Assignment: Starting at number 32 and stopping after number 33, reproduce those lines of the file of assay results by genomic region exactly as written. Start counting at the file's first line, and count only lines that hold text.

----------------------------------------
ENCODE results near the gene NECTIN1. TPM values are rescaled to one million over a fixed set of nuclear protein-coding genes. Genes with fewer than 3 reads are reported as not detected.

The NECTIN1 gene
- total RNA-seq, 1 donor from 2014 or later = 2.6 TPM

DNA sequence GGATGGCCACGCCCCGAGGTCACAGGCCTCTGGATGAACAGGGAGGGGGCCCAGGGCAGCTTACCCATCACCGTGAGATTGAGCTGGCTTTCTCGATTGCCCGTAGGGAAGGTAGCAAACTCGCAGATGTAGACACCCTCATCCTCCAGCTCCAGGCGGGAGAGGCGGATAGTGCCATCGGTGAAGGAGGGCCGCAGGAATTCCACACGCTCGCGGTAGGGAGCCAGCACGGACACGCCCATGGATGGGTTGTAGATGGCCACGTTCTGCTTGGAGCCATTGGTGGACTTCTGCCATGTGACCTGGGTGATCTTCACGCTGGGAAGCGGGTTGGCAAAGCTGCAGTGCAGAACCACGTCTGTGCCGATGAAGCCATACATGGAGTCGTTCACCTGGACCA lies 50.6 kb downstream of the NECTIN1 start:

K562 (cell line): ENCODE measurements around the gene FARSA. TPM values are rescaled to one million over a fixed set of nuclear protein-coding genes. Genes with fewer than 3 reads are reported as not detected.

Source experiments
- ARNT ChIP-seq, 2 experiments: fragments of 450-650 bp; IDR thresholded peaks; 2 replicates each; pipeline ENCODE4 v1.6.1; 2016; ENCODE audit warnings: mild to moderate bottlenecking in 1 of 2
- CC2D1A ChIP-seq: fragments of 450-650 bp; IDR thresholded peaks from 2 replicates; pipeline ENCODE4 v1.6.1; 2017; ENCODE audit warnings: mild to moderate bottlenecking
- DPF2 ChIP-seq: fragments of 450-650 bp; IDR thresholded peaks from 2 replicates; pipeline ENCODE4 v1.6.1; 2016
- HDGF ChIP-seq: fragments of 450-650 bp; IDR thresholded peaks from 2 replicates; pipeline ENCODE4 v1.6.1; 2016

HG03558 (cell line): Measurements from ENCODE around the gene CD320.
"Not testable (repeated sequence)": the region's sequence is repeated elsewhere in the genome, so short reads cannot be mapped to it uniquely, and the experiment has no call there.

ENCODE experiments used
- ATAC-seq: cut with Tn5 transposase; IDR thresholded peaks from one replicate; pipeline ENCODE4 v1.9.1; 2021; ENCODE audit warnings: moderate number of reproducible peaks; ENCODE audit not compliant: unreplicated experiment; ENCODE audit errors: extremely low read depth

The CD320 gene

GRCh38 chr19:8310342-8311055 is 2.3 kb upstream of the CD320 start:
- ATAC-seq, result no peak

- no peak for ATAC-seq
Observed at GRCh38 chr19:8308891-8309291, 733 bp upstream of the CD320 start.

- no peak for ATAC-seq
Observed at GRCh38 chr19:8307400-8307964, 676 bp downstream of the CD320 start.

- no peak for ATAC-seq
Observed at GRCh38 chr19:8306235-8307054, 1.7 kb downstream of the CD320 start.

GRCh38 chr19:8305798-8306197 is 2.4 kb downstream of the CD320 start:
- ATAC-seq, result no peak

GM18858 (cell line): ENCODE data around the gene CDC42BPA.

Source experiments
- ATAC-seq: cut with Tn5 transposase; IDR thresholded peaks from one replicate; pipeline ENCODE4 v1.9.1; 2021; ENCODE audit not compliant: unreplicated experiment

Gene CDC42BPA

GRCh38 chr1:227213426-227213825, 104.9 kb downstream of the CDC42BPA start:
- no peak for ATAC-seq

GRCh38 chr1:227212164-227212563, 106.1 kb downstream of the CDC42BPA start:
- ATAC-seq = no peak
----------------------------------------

GRCh38 chr1:227212164-227212563, 106.1 kb downstream of the CDC42BPA start:
- ATAC-seq = no peak